Xi and Putin believe that in the emerging multipolar world order a variety of firmly held beliefs is better than a uniform nihilism. From Alastair Crooke at strategic-culture.org:
It becomes questionable whether the West can compete as a civilisational state and maintain a presence.
The world ‘Map’ is accelerating its shift away from the paralysed Washington ‘hub’ – but to what? The myth that China, Russia, or the non-western world can be fully assimilated to a Western model of political society (any more than Afghanistan was) is over. So to where are we headed?
The myth of the pull of acculturation into western post-modernity lingers on however, in the continuing western fantasy of pulling China away from Russia, and into an embrace with U.S. Big Business.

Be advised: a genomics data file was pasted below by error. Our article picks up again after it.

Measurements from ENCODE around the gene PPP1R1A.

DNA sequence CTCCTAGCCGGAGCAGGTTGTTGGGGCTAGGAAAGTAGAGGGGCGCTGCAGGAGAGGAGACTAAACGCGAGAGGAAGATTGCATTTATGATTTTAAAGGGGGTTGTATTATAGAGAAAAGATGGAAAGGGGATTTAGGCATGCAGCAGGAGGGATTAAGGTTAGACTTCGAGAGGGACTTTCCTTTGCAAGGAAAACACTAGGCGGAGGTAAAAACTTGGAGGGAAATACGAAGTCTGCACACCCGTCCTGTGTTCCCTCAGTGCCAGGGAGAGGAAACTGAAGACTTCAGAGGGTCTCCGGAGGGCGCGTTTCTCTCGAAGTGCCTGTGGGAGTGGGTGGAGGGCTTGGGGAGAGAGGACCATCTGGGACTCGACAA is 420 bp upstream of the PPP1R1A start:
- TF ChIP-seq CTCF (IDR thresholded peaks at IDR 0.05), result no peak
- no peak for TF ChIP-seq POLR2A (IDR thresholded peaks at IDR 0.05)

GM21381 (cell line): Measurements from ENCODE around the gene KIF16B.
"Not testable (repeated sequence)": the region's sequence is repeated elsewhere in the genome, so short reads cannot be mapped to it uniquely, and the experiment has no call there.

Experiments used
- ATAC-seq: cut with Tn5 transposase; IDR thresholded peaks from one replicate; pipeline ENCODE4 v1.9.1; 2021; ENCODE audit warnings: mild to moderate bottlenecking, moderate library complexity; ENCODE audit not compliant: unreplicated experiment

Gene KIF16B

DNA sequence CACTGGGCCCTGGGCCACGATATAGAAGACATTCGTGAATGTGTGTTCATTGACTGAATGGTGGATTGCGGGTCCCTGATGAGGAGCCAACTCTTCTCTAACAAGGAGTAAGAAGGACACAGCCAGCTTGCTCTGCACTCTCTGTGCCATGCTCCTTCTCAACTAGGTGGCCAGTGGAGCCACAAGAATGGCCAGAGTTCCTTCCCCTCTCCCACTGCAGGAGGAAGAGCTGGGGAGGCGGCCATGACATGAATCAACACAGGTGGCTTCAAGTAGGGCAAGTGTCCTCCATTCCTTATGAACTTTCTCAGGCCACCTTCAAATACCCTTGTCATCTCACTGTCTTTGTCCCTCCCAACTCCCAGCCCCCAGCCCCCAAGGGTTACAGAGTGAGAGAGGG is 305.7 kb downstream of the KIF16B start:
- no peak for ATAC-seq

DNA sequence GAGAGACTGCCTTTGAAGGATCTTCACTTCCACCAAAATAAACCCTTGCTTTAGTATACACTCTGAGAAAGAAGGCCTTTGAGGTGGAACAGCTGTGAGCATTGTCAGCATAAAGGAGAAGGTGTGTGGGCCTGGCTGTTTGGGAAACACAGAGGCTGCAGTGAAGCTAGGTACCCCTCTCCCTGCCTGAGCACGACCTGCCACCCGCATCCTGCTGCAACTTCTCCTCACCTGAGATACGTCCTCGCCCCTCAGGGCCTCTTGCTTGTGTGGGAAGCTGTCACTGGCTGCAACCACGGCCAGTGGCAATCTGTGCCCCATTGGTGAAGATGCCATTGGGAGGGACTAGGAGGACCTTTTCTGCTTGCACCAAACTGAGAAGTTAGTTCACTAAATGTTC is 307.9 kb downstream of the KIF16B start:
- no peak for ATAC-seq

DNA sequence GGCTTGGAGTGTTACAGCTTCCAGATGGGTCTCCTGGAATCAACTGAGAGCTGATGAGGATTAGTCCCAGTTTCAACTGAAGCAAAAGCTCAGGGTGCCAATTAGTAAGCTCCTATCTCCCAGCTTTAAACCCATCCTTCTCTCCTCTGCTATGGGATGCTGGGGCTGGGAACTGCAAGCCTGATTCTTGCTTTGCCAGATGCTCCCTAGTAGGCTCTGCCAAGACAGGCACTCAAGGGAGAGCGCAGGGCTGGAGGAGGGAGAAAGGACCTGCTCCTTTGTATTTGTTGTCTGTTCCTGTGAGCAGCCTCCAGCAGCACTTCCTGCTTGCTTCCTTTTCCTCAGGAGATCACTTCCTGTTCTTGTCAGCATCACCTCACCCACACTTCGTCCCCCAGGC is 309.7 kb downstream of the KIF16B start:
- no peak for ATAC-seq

The bigger point here is that former wounded civilisations are reasserting themselves: China and Russia – as states organised around indigenous culture – is not a new idea. Rather, it is a very old one: “Always remember that China is a civilization – and not nation-state”, Chinese officials repeat regularly.
Nonetheless, the shift to civilisational statehood emphasised by those Chinese officials arguably is no rhetorical device but reflects something deeper and more radical. Moreover, the culture transition is gaining wide emulation across the globe. Its inherent radicalism however, is largely lost to western audiences.
Chinese thinkers, such as Zhang Weiwei, accuse Western political ideas of being a sham; of masking their deeply partisan ideological character beneath a veneer of supposedly neutral principles. They are saying that the mounting of a universal framework of values – applicable to all societies – is finished.